"Factual allegations must be enough to raise a right to relief above the speculative level." Twombly, 550 U.S. at 555.

Furthermore, "Rule 8(a)(2)...requires a 'showing,' rather than a blanket assertion, of entitlement to relief." Twombly, 550 U.S. at 556 n.3 (internal citations and quotations omitted). "Without some factual allegation in the complaint, it is hard to see how a claimant could satisfy the requirements of providing not only 'fair notice' of the nature of the claim, but also 'grounds' on which the claim rests." Id. (citation omitted). A pleading must contain "only enough facts to state a claim to relief that is plausible on its face." Id. at 570. If the "plaintiffs...have not nudged their claims across the line from conceivable to plausible, their complaint must be dismissed."

Id. However, "a well-pleaded complaint may proceed even if it strikes a savvy judge that actual proof of those facts is improbable, and 'that a recovery is very remote and unlikely.'" Id. at 556 (quoting Scheuer v. Rhodes, 416 U.S. 232, 236 (1974)).

A court granting a motion to dismiss a complaint must then decide whether to grant a leave to amend. Leave to amend should be "freely given" where there is no "undue delay, bad faith or dilatory motive on the part of the movant,...undue prejudice to the opposing party by virtue of allowance of the amendment, [or] futility of the amendment...." Foman v. Davis, 371 U.S. 178, 182 (1962); Eminence Capital, LLC v. Aspeon, Inc., 316 F.3d 1048, 1052 (9th Cir. 2003) (listing the Foman factors as those to be considered when deciding whether to grant leave to amend). Dismissal without leave to amend is proper only if it is clear that "the complaint could not be saved by any amendment."

Intri-Plex Techs., Inc. v. Crest Group, Inc., 499 F.3d 1048, 1056 (9th Cir. 2007) (internal citations and quotations omitted).


In his FAC, Plaintiff alleges three causes of action against Defendant: 1) violation of California Civil Code § 2923.5 for failure to properly contact or attempt with due diligence to contact the borrower prior to filing an NOD; 2) violation of Civil Code § 2924 for wrongful issuance of NOD and Notice of Trustee's Sale; and 3) declaratory and injunctive relief. Defendant moves to dismiss each of these claims. For the reasons that follow, Defendant's Motion is DENIED as to Plaintiff's first cause of action and GRANTED with leave to amend as to Plaintiff's second and third causes of action.

A. Defendant's Motion to Dismiss Plaintiff's First Cause 2923.5. of Action for Violation of California Civil Code § Defendant moves to dismiss Plaintiff's first cause of action for violation of California Civil Code § 2923.5 because, according to Defendant, the NOD itself demonstrates Defendant complied with that section. Pursuant to § 2923.5, "[a] mortgagee, beneficiary, or authorized agent [must] contact the borrower in person or by telephone in order to assess the borrower's financial situation and explore options for the borrower to avoid foreclosure." Cal. Civ. Code § 2923.5(a)(2). "Failure to comply with this subsection is excused if the borrower could not be reached despite 'due diligence,' as defined in the statute." Argueta v. J.P. Morgan Chase, 787 F. Supp. 2d 1099, 1107 (E.D. Cal. 2011) (citing Cal. Civ. Code § 2923.5(g)). "A mortgagee or beneficiary has satisfied the due diligence requirement if it was not able to contact the borrower after (1) mailing a letter containing certain information; (2) then calling the borrower 'by telephone at least three times at different hours and on different days'; (3) mailing a certified letter, with return receipt requested, if the borrower does not call back within two weeks; (4) providing a telephone number to a live representative during business hours; and (5) posting a link on the homepage of its Internet Web site with certain information." Id. (quoting Cal. Civ. Code § 2923.5(g)). "A notice of default may be filed only thirty days after the initial contact with the borrower or satisfying the due diligence requirements." Id. "A notice of default must be accompanied by a declaration stating that the buyer has been contacted or could not be reached despite due diligence." Id. Defendant thus argues that its declaration, which is attached to the NOD and by which Defendant attests to having complied with the statute, is sufficient to justify dismissal here. Defendant's argument is rejected.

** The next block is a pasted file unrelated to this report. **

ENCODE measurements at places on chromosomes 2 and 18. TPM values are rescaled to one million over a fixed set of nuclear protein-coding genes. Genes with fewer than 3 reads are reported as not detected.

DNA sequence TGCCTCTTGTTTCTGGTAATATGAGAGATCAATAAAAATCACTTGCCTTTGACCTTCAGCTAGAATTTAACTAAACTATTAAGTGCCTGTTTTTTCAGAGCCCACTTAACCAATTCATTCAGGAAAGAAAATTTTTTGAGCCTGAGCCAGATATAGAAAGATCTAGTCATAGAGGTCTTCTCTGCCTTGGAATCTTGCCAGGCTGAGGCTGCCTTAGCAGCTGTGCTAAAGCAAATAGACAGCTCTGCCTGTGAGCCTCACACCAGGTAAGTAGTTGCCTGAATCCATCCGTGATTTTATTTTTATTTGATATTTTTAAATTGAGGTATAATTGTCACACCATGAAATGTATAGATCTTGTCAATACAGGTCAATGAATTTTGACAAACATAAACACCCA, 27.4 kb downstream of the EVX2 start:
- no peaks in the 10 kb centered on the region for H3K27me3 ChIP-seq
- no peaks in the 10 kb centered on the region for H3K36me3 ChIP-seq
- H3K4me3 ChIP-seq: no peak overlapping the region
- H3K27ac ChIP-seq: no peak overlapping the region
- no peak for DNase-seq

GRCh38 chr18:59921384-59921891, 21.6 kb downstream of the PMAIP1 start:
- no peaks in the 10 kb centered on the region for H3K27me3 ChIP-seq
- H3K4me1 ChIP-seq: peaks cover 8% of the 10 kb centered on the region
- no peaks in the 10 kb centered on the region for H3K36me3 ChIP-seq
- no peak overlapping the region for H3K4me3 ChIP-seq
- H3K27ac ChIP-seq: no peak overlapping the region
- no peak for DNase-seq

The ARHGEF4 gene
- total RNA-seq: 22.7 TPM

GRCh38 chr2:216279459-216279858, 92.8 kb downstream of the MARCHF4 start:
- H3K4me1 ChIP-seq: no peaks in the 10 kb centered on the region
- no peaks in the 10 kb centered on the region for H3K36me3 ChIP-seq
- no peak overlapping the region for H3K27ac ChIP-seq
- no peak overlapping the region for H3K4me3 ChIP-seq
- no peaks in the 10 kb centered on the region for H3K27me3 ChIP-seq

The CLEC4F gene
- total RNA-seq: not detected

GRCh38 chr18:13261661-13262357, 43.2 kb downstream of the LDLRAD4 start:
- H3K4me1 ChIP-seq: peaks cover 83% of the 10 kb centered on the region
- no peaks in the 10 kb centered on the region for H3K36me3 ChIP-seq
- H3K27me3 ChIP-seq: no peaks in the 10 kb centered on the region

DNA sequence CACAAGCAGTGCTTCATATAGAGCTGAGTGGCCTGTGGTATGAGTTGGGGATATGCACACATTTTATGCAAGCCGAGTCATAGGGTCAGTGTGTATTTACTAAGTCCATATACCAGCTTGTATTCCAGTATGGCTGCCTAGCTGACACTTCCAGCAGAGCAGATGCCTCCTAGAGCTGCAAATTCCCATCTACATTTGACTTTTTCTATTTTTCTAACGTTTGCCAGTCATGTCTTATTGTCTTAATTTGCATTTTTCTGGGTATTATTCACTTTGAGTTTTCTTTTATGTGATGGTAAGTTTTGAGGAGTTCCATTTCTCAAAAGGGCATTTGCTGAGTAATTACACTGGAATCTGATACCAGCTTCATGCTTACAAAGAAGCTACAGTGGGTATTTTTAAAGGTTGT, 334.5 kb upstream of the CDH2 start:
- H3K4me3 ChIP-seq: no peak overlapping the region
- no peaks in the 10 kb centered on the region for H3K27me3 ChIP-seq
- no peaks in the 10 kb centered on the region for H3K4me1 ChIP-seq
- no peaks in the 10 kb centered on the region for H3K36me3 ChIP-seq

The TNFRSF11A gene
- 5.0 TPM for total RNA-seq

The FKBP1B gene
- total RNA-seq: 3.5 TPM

More specifically, Defendant contends that its own declaration attesting to the fact that Defendant exercised due diligence in attempting to contact Plaintiff is sufficient to require dismissal of Plaintiff's instant claim.